Should ‘Community’ Stay In Session — Or Is It Time to Graduate?

For the past 12 weeks, in this space, Flavorwire has recapped the abbreviated, delayed, and frequently problematic fourth season of NBC’s Community. As you certainly all know by now, the third year of the often brilliant series concluded with the abrupt sacking of creator/showrunner Dan Harmon, whose distinctive, idiosyncratic sensibility gave the show much of its voice, and whose comic genius was reportedly matched only by his inability to suffer suits gladly. The transition to new showrunners Moses Port and David Guarascio was certain to be bumpy, and it was. But now that Community‘s senior year has come to a close, it’s worth asking: should the show carry on, or is it time to send the Greendale crew (and the gifted actors who play them) out into the Real World?

This is, of course, presuming that the question is one that will be considered solely with regard to artistic merit. It presumes that the current ratings, miserable as they are, are still good enough for perpetually fourth- (sometimes fifth-) rated NBC; it presumes the logic that everyone but Jeff and Pierce would still be toiling away at a community college after four years. If those are a given, it all boils down not to whether the show is as good as it used to be (it’s obviously not), but whether it’s worth the trouble of further exploration and further investment.

This could just be the high of a particularly good, Megan Ganz-penned episode talking, but it very well may be. Thursday night’s finale, “Advanced Introduction to Futility,” was one of the season’s very best: funny and quotable (“You have so many credits, they have grand-credits”), knowing and self-aware (kudos for the “Six Seasons and a Movie” blackboard and the “Star-Burns Memorial Tree Planting” flyer), and genuinely sweet and touching by its conclusion. This year’s episodes have had their roughest time when creating direct revisits/sequels to previous shows, so the notion of a return to “the darkest timeline” of “Remedial Chaos Theory” (for my money, the show’s single finest episode) was cause for concern. And while “Advanced Introduction” certainly doesn’t match “Remedial Chaos,” it’s at least a worthy successor — a Die Hard 2: Die Harder to its Die Hard, to employ terms Abed might appreciate.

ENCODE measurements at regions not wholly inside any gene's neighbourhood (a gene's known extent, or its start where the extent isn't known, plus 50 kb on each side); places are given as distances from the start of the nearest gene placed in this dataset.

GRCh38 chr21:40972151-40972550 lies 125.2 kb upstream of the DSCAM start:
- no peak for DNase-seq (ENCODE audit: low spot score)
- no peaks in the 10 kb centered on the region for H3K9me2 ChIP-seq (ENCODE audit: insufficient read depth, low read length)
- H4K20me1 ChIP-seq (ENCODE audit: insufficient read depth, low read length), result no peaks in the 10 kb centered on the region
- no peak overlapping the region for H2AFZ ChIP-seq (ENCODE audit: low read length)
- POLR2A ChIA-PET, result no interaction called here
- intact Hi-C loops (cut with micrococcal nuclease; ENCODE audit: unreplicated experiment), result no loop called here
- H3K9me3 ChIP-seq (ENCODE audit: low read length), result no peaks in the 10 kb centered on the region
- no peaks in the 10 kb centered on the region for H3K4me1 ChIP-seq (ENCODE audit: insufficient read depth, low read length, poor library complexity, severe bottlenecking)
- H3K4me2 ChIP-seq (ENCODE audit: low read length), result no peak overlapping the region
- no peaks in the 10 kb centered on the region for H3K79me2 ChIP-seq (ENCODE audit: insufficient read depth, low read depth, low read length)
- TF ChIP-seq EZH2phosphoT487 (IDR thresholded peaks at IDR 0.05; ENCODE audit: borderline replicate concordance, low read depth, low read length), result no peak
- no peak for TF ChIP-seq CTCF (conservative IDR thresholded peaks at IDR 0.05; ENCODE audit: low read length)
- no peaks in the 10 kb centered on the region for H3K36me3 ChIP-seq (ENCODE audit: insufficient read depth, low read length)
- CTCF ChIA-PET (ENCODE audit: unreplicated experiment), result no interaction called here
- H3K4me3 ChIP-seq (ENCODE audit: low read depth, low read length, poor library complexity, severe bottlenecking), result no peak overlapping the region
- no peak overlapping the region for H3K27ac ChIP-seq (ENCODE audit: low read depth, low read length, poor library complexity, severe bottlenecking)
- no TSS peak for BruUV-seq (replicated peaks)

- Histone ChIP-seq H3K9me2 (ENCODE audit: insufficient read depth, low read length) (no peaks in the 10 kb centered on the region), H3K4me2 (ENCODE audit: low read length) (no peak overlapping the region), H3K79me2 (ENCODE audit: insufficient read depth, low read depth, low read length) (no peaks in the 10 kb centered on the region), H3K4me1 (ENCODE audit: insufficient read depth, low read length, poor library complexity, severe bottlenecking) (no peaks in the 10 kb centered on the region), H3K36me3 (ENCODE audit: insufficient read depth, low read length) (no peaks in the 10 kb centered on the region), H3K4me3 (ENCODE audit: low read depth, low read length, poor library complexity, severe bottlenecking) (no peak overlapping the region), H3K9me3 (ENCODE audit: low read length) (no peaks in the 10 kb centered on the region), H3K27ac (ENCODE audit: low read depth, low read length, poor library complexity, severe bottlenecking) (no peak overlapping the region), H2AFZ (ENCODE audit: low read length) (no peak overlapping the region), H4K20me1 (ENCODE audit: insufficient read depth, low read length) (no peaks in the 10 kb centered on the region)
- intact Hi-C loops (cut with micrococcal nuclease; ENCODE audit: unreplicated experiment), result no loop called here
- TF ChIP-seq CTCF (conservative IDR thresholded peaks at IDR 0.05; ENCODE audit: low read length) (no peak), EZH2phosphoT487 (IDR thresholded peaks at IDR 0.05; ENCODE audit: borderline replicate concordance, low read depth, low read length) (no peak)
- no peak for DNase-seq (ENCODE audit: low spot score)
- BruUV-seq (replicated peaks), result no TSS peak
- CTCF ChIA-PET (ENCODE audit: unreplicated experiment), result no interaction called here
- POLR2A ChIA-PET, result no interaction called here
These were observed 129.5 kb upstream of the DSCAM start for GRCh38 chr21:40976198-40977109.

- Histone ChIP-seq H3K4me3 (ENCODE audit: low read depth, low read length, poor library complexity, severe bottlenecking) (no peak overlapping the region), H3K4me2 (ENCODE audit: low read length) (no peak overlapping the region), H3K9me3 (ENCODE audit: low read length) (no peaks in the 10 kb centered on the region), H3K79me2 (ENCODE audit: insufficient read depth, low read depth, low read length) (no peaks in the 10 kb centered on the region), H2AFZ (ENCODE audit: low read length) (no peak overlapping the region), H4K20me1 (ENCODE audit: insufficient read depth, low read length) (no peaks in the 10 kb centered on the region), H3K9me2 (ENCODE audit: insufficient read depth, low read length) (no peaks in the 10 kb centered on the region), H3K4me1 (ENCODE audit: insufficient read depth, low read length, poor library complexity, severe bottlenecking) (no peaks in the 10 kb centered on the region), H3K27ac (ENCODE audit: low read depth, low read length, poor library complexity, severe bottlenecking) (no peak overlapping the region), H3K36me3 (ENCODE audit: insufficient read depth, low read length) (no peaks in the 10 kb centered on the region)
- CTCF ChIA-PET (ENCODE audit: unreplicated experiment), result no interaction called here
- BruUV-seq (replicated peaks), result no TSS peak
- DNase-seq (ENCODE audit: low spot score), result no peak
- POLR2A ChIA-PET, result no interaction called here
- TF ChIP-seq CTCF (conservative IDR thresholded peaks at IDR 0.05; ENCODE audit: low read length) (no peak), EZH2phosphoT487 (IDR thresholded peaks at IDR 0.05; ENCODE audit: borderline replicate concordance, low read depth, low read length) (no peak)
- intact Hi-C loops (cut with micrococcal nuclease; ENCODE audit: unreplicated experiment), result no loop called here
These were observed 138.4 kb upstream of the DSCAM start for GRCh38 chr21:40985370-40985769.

So going out on a high note — which it’s probably safe to bet was part of the reason why Ganz, the most senior of the remaining writers (her credits go back to Season 2’s “Creative Calligraphy,” aka the “Bottle Episode”), was assigned the finale — skews the overall impression of the season somewhat. To be sure, there were real lows this year: the consistently clumsy handling of the Troy/Britta arc, the missed opportunity of the puppet episode, the sappy Thanksgiving show and its half-assed payoff to the Jeff-and-his-dad runner… and don’t even get me started on “Changnesia.” If you tally them up, Season 4 only yielded a couple of really great episodes (I’d count this week’s, the “Sophie B. Hawkins” dance episode, and maybe the Halloween show — also penned by Ganz). But it also only had a couple of genuinely bad ones. Most of the season existed in varying degrees of so-so: a few good gags, a couple of groaners, and a lot of leftover goodwill towards the cast and the characters.

Those who defend Season 4 like to ask if those disappointed by it would have voiced their concerns so strenuously if Harmon were still on board. It’s kind of a silly argument on its face — our presumption is that he wouldn’t have let much of this stuff slide in — but the point is valid: we’re hyper-aware of the fact that there was a giant shakeup behind the scenes, in a way that audiences weren’t when, say, Larry Gelbart left M*A*S*H or Glen and Les Charles exited Cheers. When those series were running, the creator/executive producer of a hit — or acclaimed, or both — television show wasn’t quite the pop culture rock star that he/she (he, too often) would become in the Internet era.

No, the more appropriate example would be Aaron Sorkin, whose much-publicized ouster from The West Wing at the conclusion of that show’s fourth season is a useful precedent for Community’s second era —and for why it’s worth keeping around for a while. Because as any West Wing fan can tell you, that first post-Sorkin season was fucking malodorous. A show that had been fast, sharp, funny, and thoughtful was suddenly plodding, dull, and aggressively stupid; because Sorkin had penned so much of the show himself, his writing staff didn’t know how to do much more than imitate his style, and badly.

But the show kept going, and after a miserable, borderline-unwatchable fifth season, a funny thing happened: The West Wing got good again. The writers found their own groove, the shiny ensemble cast started getting material they could work with, and the show was reinvigorated by a splendid election-year plotline, with new characters and new stakes. The West Wing never again reached the heights of the Sorkin era, but it became its own new and pretty-good thing.

And that, it seems, is the best we can hope for from a fifth year of Community, should NBC decide not to cancel all of its comedies except Parks and Rec. It is, fairly obviously, a show whose best years are behind it. But even in its lesser installments, it remains a warm and likable program with a talented ensemble, and its fourth season peaks, while rare, hint that there might be some life left in this perpetual underdog after all.